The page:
Over on the Twitter, Jack Of Spades asked why DramaSystem uses cards instead of dice.
The answer is that as soon as you have dice in your resolution system, you have numbers on your character sheet. Since DramaSystem presents a new play style revolving around the way emotional interactions occur in fiction, I wanted to help gamers jump into it by pulling them out of familiar territory.
In the game (for those of you who have yet to sign onto the Hillfolk Kickstarter and get their playable draft copy), cards come into play only in the type of scene the game de-emphasizes. That’s the procedural, in which characters exert skills to complete external, practical tasks. In other words, the kind of scene we’re used to going to in roleplaying games. As they acclimate themselves to DramaSystem, most groups find themselves going to procedural less and less, invoking it only when it really matters.
As seen on its character sheet, DramaSystem is about the aesthetic of the word and not of the number. In fact, arithmetic plays essentially no role in game play itself. You may compare numbers but you’re never doing even simple math.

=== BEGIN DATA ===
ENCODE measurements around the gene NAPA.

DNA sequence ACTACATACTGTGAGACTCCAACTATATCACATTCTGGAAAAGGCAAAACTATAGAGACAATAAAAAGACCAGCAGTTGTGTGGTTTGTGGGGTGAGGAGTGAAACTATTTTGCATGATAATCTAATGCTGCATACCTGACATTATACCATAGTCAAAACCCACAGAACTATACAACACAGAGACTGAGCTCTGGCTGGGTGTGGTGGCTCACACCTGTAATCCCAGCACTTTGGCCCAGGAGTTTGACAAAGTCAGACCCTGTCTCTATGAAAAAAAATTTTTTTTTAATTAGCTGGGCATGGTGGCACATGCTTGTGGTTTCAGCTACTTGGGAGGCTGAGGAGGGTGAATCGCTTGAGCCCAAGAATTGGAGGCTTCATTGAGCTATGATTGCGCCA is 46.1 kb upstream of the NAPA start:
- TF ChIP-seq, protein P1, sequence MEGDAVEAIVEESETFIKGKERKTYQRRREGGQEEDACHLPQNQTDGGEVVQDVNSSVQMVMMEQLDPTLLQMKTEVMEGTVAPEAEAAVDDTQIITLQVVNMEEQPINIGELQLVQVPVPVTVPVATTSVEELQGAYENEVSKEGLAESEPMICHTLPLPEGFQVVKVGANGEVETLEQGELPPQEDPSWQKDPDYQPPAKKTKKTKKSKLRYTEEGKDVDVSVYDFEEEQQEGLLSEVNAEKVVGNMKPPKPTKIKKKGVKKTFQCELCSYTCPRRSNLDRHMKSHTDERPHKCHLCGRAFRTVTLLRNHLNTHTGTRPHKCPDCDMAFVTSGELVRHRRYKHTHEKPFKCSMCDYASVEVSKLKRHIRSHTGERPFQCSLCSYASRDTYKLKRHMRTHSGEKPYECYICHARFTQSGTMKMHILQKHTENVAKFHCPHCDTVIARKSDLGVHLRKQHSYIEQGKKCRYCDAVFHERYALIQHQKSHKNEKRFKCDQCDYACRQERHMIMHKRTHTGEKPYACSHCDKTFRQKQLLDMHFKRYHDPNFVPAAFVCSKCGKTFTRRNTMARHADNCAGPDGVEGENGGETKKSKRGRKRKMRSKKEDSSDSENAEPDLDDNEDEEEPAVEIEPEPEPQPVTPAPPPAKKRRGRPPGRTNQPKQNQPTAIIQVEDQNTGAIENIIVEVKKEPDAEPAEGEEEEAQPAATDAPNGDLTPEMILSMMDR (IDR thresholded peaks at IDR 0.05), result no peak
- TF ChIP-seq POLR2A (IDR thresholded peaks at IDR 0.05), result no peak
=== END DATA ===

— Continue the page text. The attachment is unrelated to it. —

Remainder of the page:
(An exception occurs in the post-play bookkeeping phase, when the GM takes a vote and tallies the results, to see which two players get bennies they can use in subsequent sessions.)
While we seasoned gamers feel comfortable seeing numbers on our character sheets—maybe even adrift without them—it’s my hope that the simplicity of the system will allow you to draw in people who are interested in story but never put the words math and fun in the same sentence. (For example, the current stretch pitch for the game, Andrew Peregrine’s Jane Austen tribute Vice and Virtue, might be the perfect vehicle to suck in your book club.)
That’s also why I simplified the already not-crunchy procedural system further after playtest groups found the initial version out of keeping with the game’s overall feel.